|Diamonds are isometric (equal-dimensional) and typically have|
crystal habits of a octahedron or some modified version.
Being suspicious because I've heard so many similar claims, I asked the prospector how he was identifying them?
His response - "I just scratch the windshield of my truck"
I responded, "Are you going to be able to drive home safely?"
On the other end of the phone was silence as he was thinking about this comment - guess it wasn't what he expected.
Diamonds are hard. They are considered the hardest natural mineral, although there are some extremely rare forms of carbon that are even harder. Even so, diamond will scratch your windshield. When geologists discuss mineral hardness, one simple scale which is often mention is that of Moh's scale. This is a hardness scale that is relative and specific minerals have been assigned relative hardness. Diamond tops the scale at 10.
In my upcoming book with the working title of 'Rocks in My Boots - A Prospector's Guide to Gemstones, Precious Metals, Rocks, Minerals and Tall Tales' that will hopefully be available at Amazon in late 2014, I discuss this problem. Some of us have the impression that what ever scratches glass is diamond. Well, this is only partly true.
|Some of the common indicator minerals associated with diamond include|
pyrope garnet, chromian diopside, olivine and a few other minerals. Note
all of these that I collected in Wyoming are gem-quality.
Have you ever replaced your windshield in the windy states of Arizona or Wyoming because your windshield became so pitted, that the glare was making it difficult to see out? Now think about this, has your windshield been bombarded by thousands of tiny diamonds?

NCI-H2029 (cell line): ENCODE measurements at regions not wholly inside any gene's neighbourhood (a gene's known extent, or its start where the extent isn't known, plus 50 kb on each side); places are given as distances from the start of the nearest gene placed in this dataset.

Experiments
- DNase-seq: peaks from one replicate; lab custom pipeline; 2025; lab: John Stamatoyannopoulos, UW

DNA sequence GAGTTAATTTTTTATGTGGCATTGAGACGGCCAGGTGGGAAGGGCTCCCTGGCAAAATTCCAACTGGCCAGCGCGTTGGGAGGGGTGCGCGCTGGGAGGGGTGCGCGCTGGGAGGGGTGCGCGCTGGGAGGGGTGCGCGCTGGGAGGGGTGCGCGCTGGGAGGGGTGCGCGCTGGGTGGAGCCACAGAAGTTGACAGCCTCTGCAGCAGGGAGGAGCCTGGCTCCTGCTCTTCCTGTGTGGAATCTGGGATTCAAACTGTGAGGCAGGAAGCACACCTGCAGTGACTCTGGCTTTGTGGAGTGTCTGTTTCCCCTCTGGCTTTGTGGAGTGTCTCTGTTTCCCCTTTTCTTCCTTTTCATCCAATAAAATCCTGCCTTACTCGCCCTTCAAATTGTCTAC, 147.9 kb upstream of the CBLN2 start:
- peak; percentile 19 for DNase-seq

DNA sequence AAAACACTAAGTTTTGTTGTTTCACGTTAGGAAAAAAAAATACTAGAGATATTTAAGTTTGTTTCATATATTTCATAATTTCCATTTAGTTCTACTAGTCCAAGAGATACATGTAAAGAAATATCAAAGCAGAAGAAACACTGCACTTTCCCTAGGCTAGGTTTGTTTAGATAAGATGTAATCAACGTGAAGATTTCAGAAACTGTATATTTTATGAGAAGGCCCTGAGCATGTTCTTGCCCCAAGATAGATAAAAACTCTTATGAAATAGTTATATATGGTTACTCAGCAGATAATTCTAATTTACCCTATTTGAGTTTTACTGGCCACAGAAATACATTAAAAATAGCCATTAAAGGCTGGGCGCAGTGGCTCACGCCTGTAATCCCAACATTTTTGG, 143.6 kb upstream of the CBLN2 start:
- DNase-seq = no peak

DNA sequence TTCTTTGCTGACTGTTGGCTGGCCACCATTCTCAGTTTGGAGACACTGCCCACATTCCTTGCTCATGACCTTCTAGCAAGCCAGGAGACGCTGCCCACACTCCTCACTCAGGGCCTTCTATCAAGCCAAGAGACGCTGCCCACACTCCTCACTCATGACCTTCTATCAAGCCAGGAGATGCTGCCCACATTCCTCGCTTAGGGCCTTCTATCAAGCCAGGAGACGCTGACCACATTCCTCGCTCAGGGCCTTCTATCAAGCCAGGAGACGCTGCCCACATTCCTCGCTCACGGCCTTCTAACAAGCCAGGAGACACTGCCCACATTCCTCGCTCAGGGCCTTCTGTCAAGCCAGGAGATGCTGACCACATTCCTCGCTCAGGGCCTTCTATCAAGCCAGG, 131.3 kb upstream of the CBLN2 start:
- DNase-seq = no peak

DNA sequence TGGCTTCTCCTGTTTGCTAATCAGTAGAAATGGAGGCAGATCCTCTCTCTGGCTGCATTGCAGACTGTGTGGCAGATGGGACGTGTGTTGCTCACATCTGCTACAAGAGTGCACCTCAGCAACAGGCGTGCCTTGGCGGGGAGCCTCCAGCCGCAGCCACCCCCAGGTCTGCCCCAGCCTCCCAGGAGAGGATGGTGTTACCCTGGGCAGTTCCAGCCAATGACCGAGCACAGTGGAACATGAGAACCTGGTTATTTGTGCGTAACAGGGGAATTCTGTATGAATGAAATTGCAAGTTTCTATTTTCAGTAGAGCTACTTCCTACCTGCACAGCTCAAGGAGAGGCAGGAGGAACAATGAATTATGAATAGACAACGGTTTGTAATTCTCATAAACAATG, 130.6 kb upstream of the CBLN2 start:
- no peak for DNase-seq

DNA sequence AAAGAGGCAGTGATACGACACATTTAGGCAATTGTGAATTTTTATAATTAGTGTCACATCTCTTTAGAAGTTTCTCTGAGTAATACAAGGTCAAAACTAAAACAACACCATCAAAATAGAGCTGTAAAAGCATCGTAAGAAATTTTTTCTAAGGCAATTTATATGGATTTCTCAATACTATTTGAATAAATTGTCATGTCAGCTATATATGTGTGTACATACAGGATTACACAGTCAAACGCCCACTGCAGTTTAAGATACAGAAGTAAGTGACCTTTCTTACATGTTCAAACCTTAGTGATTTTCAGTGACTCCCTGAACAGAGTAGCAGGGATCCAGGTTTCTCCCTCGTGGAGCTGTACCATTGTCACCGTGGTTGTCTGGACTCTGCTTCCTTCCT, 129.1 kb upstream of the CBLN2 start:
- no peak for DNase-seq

It turns out that a windshield on a car (or a prospector's truck) has a Moh's hardness of only 5.5 to 6.0. This tells us that diamond is harder and will scratch you window, but so will corundum, topaz, quartz, and even most feldspars. And mixed in-between these minerals from feldspar to diamond, are hundreds of silicates like amphibole and pyroxene. So, please do not scratch your windshield as a test. Instead, either learn the minerals' physical properties, or use something that eliminates the problem - something that jewelers use all the time - a 'Diamond Detector'. You can find these detectors on eBay for very reasonable prices.
|Kimberlite (note the emerald green chromian diopside). Just about every kind|
of rock has been misidentified as kimberlite by prospectors. It is not easy
to recognize and one must be aware that many rock types will have the same
color as kimberlite - kimberlite comes in many colors. Color is NOT the
defining characteristic for this host rock of diamond. This sample was
collected from a diamond-bearing kimberlite in Colorado.
But as far as the host rocks and the beautiful 'diamond indicator minerals' associated with many diamonds, you will need to study their physical properties and characteristics. To assist you in this endeavor, I put together two websites - one specifically on diamonds, the other on gemstones along with some blogs and my new book will also tell you how to identify the host rocks.
You can find more information on diamonds and their host rocks from free downloadable publications on my website and at your local library.